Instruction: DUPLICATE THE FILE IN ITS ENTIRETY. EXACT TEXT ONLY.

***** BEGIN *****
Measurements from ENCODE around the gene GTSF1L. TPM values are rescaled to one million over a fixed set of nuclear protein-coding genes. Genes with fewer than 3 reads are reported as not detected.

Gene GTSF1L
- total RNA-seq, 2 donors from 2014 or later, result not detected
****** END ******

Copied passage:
Measurements from ENCODE around the gene GTSF1L. TPM values are rescaled to one million over a fixed set of nuclear protein-coding genes. Genes with fewer than 3 reads are reported as not detected.

Gene GTSF1L
- total RNA-seq, 2 donors from 2014 or later, result not detected